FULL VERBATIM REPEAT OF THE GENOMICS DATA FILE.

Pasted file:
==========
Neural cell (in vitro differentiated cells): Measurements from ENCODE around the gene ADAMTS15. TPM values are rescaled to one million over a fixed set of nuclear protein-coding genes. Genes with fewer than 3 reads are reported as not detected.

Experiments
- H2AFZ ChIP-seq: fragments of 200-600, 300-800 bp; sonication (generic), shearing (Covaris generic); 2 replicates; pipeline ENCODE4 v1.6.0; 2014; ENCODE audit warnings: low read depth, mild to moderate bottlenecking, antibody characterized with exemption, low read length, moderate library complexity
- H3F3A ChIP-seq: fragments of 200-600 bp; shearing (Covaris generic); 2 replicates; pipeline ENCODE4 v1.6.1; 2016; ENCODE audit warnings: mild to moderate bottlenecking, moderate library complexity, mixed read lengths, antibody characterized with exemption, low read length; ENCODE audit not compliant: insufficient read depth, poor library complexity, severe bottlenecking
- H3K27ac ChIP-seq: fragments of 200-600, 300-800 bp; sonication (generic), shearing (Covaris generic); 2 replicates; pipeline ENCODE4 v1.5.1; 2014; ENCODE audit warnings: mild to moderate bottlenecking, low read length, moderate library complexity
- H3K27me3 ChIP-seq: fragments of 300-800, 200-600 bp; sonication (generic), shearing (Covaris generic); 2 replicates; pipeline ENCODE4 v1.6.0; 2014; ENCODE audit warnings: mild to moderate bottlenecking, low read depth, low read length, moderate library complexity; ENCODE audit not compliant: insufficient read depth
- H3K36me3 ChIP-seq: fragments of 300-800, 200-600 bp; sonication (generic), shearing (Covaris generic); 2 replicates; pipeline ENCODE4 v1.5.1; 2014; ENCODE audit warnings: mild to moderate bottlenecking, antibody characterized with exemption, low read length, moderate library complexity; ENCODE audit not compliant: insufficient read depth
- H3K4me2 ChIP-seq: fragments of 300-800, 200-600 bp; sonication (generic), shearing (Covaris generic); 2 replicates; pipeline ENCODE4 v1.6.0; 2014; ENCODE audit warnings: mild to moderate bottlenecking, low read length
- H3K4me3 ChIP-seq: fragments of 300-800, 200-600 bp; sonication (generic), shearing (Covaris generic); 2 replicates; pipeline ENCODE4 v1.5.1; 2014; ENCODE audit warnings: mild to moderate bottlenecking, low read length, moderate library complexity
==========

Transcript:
Neural cell (in vitro differentiated cells): Measurements from ENCODE around the gene ADAMTS15. TPM values are rescaled to one million over a fixed set of nuclear protein-coding genes. Genes with fewer than 3 reads are reported as not detected.

Experiments
- H2AFZ ChIP-seq: fragments of 200-600, 300-800 bp; sonication (generic), shearing (Covaris generic); 2 replicates; pipeline ENCODE4 v1.6.0; 2014; ENCODE audit warnings: low read depth, mild to moderate bottlenecking, antibody characterized with exemption, low read length, moderate library complexity
- H3F3A ChIP-seq: fragments of 200-600 bp; shearing (Covaris generic); 2 replicates; pipeline ENCODE4 v1.6.1; 2016; ENCODE audit warnings: mild to moderate bottlenecking, moderate library complexity, mixed read lengths, antibody characterized with exemption, low read length; ENCODE audit not compliant: insufficient read depth, poor library complexity, severe bottlenecking
- H3K27ac ChIP-seq: fragments of 200-600, 300-800 bp; sonication (generic), shearing (Covaris generic); 2 replicates; pipeline ENCODE4 v1.5.1; 2014; ENCODE audit warnings: mild to moderate bottlenecking, low read length, moderate library complexity
- H3K27me3 ChIP-seq: fragments of 300-800, 200-600 bp; sonication (generic), shearing (Covaris generic); 2 replicates; pipeline ENCODE4 v1.6.0; 2014; ENCODE audit warnings: mild to moderate bottlenecking, low read depth, low read length, moderate library complexity; ENCODE audit not compliant: insufficient read depth
- H3K36me3 ChIP-seq: fragments of 300-800, 200-600 bp; sonication (generic), shearing (Covaris generic); 2 replicates; pipeline ENCODE4 v1.5.1; 2014; ENCODE audit warnings: mild to moderate bottlenecking, antibody characterized with exemption, low read length, moderate library complexity; ENCODE audit not compliant: insufficient read depth
- H3K4me2 ChIP-seq: fragments of 300-800, 200-600 bp; sonication (generic), shearing (Covaris generic); 2 replicates; pipeline ENCODE4 v1.6.0; 2014; ENCODE audit warnings: mild to moderate bottlenecking, low read length
- H3K4me3 ChIP-seq: fragments of 300-800, 200-600 bp; sonication (generic), shearing (Covaris generic); 2 replicates; pipeline ENCODE4 v1.5.1; 2014; ENCODE audit warnings: mild to moderate bottlenecking, low read length, moderate library complexity